Few businesses have been hit harder by the combination of last year's dot-com meltdown and this year's economic slowdown than Web design and consulting firms.
Once-thriving Web design companies have downsized or even closed down in recent months. Among the most notable are Boston-based Viant Corp. and Scient of San Francisco, which implemented massive layoffs in March and April, respectively, and Chicago-based MarchFirst Inc., which filed for Chapter 11 bankruptcy protection last month.
Closer to home, Internet consulting company Proxicom Inc., founded by Washington Capitals minority owner Raul Fernandez, is entertaining offers from suitors for a fraction of the company's market value less than one year ago.
But Web consulting may prove a well-worn adage: The bigger they are, the harder they fall. A variety of smaller consulting firms have found profitable niches and continue to expand their businesses in the face of the slowdown.
One such firm, privately held Doceus Inc. of Washington, is turning to software licensing as a bulwark against the downturn. It will still rely on its bread-and-butter consulting and Web design services, but sales of its software could provide a multimillion-dollar annual revenue stream, according to Elliott D. Frutkin, Doceus president and chief executive.
At a gathering of current and prospective clients last week, the company pitched a new software package designed to help nonprofits and associations -- about half of Doceus's existing clients -- manage event planning and Web content online.
Frutkin, 25, said Doceus is growing, not downsizing, despite the toughening economic times that have put larger Internet consulting firms in a crunch. Frutkin, who co-founded Doceus in his American University dormitory room in 1995 with his childhood friend Harry Schechter, said his entrepreneurial spirit, not hard times for his firm, drove him to think of the new component to expand his business.
"We're doing well, but I just identified [licensing software] as a way we can do even better," Frutkin said.
Frutkin said Doceus, with about 45 employees, is profitable and generated $3 million in revenue last year from consulting and Web design. He expects the company to nearly double revenue in those areas this year, to between $5 million and $6 million.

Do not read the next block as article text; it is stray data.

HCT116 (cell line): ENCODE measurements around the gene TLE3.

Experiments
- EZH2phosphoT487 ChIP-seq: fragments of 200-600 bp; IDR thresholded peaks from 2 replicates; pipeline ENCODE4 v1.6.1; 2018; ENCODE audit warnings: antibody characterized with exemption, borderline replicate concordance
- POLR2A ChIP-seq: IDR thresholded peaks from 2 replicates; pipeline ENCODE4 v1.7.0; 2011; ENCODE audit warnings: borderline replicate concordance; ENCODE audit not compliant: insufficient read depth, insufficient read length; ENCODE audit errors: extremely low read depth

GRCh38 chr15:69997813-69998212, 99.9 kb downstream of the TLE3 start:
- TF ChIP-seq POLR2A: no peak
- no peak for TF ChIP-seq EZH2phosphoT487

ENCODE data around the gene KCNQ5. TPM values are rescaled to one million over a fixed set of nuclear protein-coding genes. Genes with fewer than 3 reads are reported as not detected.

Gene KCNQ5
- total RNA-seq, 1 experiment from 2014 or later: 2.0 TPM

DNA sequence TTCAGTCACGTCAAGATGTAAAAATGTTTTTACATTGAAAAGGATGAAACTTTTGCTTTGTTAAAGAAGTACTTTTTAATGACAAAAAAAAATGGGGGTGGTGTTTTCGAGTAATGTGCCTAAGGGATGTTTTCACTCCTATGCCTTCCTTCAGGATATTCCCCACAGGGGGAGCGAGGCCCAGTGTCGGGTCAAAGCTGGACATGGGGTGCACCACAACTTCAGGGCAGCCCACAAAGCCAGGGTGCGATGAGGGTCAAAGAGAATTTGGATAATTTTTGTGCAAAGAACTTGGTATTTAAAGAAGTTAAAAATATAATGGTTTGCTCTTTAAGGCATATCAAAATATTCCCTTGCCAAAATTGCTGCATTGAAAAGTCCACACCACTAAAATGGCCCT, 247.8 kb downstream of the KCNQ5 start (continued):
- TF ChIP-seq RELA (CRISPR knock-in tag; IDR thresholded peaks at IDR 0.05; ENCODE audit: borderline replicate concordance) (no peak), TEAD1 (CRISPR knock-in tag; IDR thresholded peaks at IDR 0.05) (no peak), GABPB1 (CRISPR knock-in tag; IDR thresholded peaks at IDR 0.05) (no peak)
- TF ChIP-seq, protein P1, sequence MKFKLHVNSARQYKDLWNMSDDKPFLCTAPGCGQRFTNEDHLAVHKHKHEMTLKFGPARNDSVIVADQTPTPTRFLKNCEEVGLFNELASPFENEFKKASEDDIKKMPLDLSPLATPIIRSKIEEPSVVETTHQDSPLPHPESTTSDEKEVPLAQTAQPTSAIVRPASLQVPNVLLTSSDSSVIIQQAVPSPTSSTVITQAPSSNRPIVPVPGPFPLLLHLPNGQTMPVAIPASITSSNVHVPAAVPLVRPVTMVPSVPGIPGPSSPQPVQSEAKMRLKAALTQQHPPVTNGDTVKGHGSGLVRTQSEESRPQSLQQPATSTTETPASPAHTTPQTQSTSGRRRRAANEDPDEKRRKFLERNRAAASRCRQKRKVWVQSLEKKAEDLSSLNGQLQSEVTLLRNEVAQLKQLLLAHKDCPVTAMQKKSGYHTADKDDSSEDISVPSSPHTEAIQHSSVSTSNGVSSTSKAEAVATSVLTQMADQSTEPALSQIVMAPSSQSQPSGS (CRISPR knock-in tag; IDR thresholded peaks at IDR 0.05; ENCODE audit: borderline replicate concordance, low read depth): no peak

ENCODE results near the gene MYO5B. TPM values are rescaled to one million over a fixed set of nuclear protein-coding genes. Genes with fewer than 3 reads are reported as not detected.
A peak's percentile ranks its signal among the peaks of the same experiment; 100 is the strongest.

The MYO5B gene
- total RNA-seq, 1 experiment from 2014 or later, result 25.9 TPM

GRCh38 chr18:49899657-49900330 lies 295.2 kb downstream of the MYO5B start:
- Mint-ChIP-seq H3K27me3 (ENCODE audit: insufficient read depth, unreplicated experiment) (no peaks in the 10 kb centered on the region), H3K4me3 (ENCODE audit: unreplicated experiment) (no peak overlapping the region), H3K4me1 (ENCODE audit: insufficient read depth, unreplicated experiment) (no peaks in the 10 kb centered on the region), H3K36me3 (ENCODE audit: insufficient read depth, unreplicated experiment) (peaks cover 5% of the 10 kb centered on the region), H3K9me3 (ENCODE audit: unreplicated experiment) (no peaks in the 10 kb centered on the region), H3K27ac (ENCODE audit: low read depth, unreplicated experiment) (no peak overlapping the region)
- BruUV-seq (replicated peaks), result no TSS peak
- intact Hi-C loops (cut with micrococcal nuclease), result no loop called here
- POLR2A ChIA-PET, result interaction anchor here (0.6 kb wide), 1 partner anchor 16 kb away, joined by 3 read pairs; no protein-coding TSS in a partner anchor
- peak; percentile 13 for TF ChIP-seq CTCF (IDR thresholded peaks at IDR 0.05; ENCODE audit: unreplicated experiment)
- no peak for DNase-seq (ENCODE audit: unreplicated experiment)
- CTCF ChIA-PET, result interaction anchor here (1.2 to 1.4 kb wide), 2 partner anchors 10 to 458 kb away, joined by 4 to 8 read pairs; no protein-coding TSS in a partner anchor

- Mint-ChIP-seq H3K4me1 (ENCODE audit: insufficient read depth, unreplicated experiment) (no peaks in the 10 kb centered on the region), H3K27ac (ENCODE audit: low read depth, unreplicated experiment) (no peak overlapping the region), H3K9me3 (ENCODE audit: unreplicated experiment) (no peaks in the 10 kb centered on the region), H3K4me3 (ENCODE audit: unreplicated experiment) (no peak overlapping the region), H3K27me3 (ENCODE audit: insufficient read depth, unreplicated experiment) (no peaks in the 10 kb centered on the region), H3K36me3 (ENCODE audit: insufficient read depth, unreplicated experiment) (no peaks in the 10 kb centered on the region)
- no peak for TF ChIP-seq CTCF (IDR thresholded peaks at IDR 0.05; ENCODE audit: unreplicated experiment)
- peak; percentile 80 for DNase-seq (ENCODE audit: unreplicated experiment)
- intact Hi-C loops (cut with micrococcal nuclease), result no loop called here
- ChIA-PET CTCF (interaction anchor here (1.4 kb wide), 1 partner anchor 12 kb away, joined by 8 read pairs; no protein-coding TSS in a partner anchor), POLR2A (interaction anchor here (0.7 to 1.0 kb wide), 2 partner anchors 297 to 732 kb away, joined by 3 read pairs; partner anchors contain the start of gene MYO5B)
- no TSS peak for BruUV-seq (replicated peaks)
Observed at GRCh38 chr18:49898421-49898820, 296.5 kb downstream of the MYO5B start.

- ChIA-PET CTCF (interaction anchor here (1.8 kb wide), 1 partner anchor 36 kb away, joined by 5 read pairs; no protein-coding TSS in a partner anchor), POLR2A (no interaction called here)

Doceus is not alone in adding software sales to its consulting business. Last week, Cysive Inc., a Reston Web development, design and consulting firm, said it also plans to start selling its own software in July.
Doceus last week launched customer testing of its software and plans to sell it to new prospects as well as existing customers, including well-known media companies Discovery Communications Inc. and Lifetime Entertainment Services.
The software is designed to help groups manage content on their Web sites and tasks such as keeping track of attendees for conferences and events. Doceus is pitching it as a cheaper alternative to its customized services.
Doceus's Web consulting and design services cost clients an average of $200,000 per project. The new software will carry a one-time license fee of between $20,000 to $30,000. Optional Web hosting, site maintenance and upgrades will range from $500 to $3,000 per month, Frutkin said.
The Washington D.C. Technology Council, a current customer of Doceus's Web design services, has signed up to test the new software for $10,000. A handful of other organizations, including a former World Bank project called Global Development Network, are also considering trying out the software, Frutkin said.
Initially, the software will help associations plan and organize conferences, by helping them send out e-mail invitations and manage a list of attendees from the planning stage to the finish of an event. The software puts Doceus in competition with Arlington-based Cvent Inc., a seller of Web-based event-planning software.
The competition among Web-based event-planning services has thinned over the past year, as companies such as consumer event-planning sites Mambo.com and TimeDance.com have gone out of business. Yet the field is still crowded. In addition to Cvent, Doceus faces competitors such as Event411 and B-there.com.
Doceus is hoping its focus on nonprofits and associations will give it an edge over those competitors, which mainly target businesses.
Doceus plans to add to its software other features designed to appeal to its target clients, such as tools for facilitating contributions and donations online and sending thank-you e-mails to donors, as well as a component for managing content on an association Web site.
"We are using Cvent and we are looking at some other things because we are looking at how to do things best for our customer base," said Charlotte Hayes, president of the D.C. Technology Council.
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